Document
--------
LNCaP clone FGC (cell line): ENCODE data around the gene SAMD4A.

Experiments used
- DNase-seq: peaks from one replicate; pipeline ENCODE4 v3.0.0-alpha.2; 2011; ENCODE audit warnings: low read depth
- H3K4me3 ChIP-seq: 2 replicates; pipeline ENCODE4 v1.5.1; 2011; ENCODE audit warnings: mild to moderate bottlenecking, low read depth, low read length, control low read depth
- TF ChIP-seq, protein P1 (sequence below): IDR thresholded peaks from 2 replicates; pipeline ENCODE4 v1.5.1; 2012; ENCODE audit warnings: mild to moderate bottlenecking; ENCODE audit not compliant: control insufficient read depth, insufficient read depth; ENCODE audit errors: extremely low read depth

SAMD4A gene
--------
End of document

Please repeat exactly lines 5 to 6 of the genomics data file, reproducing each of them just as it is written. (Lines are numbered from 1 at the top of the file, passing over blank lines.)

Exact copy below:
- TF ChIP-seq, protein P1 (sequence below): IDR thresholded peaks from 2 replicates; pipeline ENCODE4 v1.5.1; 2012; ENCODE audit warnings: mild to moderate bottlenecking; ENCODE audit not compliant: control insufficient read depth, insufficient read depth; ENCODE audit errors: extremely low read depth

SAMD4A gene